One of my favorite Japanese sweets. There are many specialized taiyaki shops all over Japan, and their fish often have a different look. Sweet azuki bean paste is the traditional filling, although in the last few decades filling options have expanded to custard cream, matcha cream, chocolate cream, caramel cream, etc. I like the traditional style taiyaki, whose cake batter is made of flour, water, egg and baking soda (no milk or baking powder) and is filled with azuki bean paste cooked right there at the shop. The recipe below tastes very similar to the mini imagawayaki (a round cake with sweet azuki bean paste inside, which is the original form of taiyaki) I used to buy in my childhood at a little shop run by an old lady in a neighboring town.
A gentle, savory rice dish with quickly simmered crabmeat in soy sauce flavored dashi. Egg adds extra mildness while mitsuba highlights the whole combination. This warms up your body and is also great for a tired stomach.
Crisp and juicy moyashi is transformed into a small, refined dish by the addition of mitsuba with its clean, faintly bitter taste and aroma.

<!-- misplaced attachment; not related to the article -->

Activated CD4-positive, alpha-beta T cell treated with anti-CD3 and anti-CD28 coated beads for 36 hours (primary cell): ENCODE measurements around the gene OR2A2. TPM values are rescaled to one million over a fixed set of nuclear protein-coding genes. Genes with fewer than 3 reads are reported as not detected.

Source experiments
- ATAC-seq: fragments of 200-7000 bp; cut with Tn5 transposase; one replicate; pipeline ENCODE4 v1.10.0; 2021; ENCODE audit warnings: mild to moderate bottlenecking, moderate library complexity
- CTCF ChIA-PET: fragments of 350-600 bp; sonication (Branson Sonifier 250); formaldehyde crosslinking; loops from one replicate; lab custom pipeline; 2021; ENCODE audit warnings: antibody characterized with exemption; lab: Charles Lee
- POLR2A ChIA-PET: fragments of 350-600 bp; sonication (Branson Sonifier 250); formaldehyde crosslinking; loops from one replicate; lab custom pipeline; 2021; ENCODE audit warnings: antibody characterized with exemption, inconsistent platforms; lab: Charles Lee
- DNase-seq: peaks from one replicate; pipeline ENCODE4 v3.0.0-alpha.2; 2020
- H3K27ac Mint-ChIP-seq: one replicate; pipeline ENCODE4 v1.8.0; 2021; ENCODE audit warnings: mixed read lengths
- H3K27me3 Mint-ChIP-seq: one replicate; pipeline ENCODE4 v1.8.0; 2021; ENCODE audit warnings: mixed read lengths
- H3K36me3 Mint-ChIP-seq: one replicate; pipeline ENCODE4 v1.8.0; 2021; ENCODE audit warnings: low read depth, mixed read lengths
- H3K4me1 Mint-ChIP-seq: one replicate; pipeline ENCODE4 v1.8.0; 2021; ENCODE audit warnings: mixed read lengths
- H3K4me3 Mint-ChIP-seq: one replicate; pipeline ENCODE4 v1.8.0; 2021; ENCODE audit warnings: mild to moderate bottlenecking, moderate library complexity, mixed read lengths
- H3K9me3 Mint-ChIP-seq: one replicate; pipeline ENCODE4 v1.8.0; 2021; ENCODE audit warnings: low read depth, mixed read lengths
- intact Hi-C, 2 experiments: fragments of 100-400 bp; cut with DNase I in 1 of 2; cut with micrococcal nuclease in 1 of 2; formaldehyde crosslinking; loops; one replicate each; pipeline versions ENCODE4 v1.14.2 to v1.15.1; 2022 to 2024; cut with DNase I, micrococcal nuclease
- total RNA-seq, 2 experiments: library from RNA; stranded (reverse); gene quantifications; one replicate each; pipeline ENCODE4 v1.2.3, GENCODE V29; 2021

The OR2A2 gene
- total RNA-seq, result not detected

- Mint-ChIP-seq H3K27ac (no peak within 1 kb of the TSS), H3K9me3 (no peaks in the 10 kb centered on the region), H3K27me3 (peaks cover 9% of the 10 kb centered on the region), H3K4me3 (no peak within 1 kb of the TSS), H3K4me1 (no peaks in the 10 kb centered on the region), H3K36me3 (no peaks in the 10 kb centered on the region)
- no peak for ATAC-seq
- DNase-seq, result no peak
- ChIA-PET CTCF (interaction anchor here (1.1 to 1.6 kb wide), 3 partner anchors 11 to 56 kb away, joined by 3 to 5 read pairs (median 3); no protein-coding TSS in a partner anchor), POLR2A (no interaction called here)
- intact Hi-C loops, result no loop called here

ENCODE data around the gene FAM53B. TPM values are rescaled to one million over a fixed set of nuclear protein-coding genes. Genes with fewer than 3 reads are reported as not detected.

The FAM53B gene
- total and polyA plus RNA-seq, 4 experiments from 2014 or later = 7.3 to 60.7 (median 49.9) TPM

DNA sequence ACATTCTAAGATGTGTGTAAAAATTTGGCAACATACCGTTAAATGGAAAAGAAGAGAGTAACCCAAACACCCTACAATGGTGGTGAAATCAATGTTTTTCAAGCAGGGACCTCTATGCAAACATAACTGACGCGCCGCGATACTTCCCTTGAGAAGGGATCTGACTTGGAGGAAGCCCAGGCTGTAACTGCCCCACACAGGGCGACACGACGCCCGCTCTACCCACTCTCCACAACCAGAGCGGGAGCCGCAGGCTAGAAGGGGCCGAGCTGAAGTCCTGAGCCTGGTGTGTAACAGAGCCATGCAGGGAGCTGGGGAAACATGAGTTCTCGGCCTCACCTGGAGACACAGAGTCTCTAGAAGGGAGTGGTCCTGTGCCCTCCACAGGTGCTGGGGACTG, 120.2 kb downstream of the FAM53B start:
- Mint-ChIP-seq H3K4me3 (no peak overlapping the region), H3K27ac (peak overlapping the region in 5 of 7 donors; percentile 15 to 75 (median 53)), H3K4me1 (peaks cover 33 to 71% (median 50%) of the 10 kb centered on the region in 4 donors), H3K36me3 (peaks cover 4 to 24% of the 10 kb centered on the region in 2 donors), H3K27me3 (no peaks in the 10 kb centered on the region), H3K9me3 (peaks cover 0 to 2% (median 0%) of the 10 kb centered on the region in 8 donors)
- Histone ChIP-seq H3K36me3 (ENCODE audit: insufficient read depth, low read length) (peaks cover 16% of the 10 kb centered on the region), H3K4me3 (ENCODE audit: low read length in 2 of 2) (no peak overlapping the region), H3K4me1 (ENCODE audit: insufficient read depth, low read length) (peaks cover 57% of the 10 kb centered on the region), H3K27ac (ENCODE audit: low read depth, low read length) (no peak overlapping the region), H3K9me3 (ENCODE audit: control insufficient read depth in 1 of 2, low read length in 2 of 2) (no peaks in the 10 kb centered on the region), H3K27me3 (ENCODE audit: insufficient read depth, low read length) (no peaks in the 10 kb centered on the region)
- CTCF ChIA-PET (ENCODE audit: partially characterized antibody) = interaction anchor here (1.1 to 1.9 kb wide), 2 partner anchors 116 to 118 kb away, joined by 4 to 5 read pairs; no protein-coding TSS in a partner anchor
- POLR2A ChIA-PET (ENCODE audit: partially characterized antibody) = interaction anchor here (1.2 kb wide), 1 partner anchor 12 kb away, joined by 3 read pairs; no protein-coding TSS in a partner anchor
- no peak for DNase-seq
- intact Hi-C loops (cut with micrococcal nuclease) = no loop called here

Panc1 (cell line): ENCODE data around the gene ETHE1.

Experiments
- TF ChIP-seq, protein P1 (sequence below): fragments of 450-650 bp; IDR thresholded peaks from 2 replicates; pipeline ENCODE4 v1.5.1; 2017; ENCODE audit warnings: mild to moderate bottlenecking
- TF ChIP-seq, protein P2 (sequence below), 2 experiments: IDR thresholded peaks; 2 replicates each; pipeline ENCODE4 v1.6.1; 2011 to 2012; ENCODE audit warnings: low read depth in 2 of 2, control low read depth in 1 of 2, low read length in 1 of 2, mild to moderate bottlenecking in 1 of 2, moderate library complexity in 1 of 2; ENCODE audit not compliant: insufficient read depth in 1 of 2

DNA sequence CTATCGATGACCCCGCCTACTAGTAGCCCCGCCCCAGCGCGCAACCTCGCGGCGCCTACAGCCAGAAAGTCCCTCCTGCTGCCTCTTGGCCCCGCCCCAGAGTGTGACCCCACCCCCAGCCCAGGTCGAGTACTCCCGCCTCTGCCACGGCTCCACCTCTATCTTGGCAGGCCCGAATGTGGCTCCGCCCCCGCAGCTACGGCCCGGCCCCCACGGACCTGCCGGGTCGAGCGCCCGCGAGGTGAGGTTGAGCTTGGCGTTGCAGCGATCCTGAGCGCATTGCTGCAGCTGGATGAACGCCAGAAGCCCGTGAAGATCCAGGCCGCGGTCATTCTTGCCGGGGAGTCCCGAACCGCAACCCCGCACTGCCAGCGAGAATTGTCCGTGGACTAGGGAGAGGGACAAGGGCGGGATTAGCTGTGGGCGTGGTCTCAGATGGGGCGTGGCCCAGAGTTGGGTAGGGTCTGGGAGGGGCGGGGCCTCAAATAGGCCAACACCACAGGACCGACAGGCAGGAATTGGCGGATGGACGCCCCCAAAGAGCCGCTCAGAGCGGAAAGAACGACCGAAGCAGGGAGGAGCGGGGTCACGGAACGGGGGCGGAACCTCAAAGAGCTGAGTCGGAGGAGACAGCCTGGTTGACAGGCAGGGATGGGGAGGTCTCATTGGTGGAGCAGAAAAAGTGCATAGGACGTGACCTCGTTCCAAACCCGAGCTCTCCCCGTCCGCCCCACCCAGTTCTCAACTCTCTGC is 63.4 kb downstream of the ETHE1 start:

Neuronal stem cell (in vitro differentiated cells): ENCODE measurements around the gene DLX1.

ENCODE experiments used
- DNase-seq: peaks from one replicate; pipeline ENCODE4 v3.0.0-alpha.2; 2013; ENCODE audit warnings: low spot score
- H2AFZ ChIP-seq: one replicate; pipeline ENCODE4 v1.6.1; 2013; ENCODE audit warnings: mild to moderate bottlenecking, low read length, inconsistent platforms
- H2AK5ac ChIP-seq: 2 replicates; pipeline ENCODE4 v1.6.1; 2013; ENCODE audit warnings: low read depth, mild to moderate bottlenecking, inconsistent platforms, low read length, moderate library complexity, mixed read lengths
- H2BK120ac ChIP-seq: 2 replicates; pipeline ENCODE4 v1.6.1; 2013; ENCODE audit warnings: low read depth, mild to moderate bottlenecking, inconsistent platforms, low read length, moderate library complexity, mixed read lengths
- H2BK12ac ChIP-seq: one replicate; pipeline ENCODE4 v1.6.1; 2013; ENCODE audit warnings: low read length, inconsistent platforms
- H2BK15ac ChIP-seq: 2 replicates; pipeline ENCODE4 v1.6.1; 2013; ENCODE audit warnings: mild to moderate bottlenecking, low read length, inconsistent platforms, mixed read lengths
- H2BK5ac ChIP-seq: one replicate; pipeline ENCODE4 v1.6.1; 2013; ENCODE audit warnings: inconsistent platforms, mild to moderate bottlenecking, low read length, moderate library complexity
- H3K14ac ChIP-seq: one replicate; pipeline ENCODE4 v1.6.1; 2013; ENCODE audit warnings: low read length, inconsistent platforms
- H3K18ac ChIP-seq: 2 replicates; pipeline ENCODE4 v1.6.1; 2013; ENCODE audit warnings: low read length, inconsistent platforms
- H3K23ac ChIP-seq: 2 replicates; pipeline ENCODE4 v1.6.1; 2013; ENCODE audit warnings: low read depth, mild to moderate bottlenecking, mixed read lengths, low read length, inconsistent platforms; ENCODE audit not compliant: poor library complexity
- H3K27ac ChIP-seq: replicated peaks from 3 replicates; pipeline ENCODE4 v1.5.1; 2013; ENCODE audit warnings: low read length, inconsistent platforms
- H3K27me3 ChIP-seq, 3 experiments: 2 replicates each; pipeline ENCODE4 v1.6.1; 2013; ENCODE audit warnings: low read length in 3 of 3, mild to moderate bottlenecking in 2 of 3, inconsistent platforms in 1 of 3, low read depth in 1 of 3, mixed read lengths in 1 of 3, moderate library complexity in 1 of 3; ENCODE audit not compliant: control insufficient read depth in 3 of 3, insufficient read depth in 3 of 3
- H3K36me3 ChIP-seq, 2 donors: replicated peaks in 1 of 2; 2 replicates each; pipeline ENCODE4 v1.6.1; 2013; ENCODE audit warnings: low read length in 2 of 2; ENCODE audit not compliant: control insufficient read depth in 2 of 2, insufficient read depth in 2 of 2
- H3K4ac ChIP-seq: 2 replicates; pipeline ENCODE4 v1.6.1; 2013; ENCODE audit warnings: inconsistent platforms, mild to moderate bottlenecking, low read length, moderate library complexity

Eggs are one of the best matches with mitsuba. This distinctive aromatic Japanese herb instantly perks up an easy clear soup with fluffy eggs.
Soybean sprouts stay relatively crispy, making this yakisoba dish look and feel much bigger than it really is. Crunchy soybeans are an additional plus for the overall texture.
Buds of Zingiber mioga
In summer and early fall, these jewels appear from the ground, emerging little by little. A tiny mole (cute one) coming out of the dark earth, looking confused -- that's how myoga buds appear. As a strong reminder of the season, myoga appears in a number of dishes, mainly as a garnish, in Japan. It is great simply sliced and added to green leafy salads, on top of steamed rice, cold noodles, miso soup, sunomono with rice vinegar dressing, tempura ... you name it. Myoga has a zesty tang and aroma, and its breezy sensation is a bit similar to the effect of mint. Myoga's taste and aroma are sharper than ginger's, and they are at their height when myoga is fresh and immediately after being cut or sliced. When preparing myoga raw for a dish, make sure to slice or cut it at the end, ideally immediately before serving, to enjoy its distinctive qualities. When used in cooking, you can still enjoy the taste and smell of myoga but on a milder level.